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Opinions of Tuesday, 11 December 2018

Columnist: Kwame Abrefah

Ghana, the curious case of President John Mahama’s 'me alone and me again' politics

The former president of Ghana, John Mahama, has started his campaign to become president of Ghana for the second time. If he is successful, he will be the first person to have won the presidency on two separate occasions, after having suffered a humiliating defeat in his bid for a second term in office.

Mr. Mahama is so wealthy that nobody in his party can stop his likely victory in his party’s presidential primary next month. This will set up a rerun of the 2016 election with his main political opponent, Nana Akufo-Addo, the current president of the country.

When he announced his decision to ran for president the third time, Mr. Mahama said he owes a “duty to God and my country to take our great party back into government, to right the wrongs of the past and to put an end to the cries of the people under the current dispensation.” This statement implies that he has reached deep into his conscience and has decided to correct the “wrongs of the past”. President Mahama has not, however, specified what past wrongs he is seeking to correct.

Does he want to correct the mistakes he made when he was president, or does he want another term in office to settle political scores? Does he want to come back to appease his ego after suffering a humiliating defeat in 2016? This article examines Mr. Mahama’s motivations through the lens of Reverend Father Richard Rohr’s famous book Falling Upward. Readers can make their own judgments about President Mahama’s decision and whether that decision is born of selfishness, arrogance, vindictiveness, egotism or patriotism.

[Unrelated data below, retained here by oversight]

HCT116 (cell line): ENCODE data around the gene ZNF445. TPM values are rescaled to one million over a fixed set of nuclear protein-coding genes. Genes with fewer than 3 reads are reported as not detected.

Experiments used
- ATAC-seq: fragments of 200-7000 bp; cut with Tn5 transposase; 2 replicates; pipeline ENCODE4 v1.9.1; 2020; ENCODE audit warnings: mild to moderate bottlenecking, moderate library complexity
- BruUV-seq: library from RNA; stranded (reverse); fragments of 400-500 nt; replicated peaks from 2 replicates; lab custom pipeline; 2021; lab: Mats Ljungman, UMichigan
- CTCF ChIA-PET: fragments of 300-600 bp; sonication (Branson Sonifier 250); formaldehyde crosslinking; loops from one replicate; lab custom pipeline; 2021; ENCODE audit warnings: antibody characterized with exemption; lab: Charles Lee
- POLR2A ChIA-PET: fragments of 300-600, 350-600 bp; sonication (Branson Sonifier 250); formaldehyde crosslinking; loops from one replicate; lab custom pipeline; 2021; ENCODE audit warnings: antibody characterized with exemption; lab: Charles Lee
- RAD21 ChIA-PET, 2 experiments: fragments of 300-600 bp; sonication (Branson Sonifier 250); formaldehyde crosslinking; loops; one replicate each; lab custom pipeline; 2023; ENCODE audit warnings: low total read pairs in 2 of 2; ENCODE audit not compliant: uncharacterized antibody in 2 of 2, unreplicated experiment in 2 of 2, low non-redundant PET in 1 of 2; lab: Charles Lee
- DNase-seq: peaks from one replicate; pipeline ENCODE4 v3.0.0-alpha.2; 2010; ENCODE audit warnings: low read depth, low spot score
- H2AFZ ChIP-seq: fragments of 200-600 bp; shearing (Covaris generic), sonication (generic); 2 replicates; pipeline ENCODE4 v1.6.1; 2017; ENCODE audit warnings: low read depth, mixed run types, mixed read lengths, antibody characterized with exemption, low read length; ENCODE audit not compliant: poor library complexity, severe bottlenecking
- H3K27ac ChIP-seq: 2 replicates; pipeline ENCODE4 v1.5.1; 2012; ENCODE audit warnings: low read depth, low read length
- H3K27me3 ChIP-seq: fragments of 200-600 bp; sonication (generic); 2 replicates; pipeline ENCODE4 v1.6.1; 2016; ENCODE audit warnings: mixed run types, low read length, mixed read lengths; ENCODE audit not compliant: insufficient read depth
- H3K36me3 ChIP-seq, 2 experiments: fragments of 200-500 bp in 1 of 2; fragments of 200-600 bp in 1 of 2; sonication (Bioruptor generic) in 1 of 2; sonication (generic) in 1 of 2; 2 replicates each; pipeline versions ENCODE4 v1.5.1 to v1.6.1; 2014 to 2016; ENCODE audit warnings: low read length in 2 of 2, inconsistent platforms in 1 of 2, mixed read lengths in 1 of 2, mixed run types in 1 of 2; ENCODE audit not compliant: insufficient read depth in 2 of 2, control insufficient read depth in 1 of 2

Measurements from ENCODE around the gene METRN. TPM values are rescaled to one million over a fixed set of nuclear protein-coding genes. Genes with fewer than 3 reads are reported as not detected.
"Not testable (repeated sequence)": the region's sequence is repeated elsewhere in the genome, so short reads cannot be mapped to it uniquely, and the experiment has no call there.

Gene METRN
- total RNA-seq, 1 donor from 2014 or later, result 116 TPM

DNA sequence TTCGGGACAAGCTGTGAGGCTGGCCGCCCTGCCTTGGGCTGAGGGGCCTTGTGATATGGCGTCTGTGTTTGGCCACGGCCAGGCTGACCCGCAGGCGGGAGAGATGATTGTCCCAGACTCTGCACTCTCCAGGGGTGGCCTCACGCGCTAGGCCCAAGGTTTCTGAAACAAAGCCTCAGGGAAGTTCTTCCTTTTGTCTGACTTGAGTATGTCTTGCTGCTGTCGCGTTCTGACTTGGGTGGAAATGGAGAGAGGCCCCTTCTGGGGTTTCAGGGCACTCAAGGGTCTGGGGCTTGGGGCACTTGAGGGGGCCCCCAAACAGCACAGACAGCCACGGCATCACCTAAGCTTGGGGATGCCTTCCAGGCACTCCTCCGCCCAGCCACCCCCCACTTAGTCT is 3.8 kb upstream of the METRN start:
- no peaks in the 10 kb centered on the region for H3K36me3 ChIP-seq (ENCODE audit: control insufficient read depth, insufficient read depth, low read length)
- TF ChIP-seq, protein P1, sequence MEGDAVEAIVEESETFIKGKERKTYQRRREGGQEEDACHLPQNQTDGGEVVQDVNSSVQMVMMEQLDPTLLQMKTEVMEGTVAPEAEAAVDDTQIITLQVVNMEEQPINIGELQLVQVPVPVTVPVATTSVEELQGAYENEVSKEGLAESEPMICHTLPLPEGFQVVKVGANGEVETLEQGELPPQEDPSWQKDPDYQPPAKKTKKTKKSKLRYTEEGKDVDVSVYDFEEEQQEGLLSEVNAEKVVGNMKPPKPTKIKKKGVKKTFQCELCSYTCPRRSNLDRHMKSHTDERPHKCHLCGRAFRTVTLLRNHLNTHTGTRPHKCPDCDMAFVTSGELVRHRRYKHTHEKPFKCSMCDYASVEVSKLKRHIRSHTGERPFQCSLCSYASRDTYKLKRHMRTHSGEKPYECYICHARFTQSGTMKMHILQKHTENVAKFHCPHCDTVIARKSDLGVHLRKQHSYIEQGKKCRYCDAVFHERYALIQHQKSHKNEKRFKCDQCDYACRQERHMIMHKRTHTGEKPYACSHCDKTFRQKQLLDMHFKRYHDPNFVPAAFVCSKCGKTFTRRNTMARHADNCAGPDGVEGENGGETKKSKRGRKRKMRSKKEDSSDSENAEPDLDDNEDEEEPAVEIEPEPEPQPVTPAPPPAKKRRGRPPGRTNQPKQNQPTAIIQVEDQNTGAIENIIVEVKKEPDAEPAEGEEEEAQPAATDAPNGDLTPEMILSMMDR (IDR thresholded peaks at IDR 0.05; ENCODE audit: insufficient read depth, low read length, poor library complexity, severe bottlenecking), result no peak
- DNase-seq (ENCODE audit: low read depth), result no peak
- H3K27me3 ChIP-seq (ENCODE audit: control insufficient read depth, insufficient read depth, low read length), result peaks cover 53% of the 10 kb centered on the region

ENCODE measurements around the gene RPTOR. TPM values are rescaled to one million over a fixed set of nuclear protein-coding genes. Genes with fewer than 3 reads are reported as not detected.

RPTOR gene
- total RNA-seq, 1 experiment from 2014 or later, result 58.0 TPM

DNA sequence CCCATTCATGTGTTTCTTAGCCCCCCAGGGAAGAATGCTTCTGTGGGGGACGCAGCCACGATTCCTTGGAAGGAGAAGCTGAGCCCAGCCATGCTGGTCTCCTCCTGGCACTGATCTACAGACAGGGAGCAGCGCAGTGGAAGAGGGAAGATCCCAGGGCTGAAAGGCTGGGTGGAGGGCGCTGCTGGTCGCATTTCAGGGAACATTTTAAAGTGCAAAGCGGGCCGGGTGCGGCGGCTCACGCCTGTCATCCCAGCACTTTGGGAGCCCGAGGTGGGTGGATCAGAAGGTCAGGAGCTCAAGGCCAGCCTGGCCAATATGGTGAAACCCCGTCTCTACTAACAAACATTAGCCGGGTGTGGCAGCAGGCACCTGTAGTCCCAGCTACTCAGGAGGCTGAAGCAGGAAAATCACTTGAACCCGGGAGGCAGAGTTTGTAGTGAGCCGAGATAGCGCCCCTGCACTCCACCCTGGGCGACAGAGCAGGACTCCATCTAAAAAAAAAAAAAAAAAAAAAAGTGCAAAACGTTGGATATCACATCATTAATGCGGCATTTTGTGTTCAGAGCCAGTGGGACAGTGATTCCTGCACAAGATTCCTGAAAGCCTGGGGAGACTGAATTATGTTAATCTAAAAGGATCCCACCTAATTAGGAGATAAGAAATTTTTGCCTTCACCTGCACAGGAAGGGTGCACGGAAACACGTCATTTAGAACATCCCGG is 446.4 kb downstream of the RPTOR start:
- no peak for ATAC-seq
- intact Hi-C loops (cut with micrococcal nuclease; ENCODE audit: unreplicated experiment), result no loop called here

Mr. Mahama is on a quest for redemption to correct “past wrongs,” as he put it. But what is unclear is whose past wrongs he seeks to correct. Some people have suggested that he wants a second chance to correct his own mistakes in order to redeem the multitude of corruption scandals that tainted his administration. Others believe that he wants to use the presidency to settle political scores with his opponents.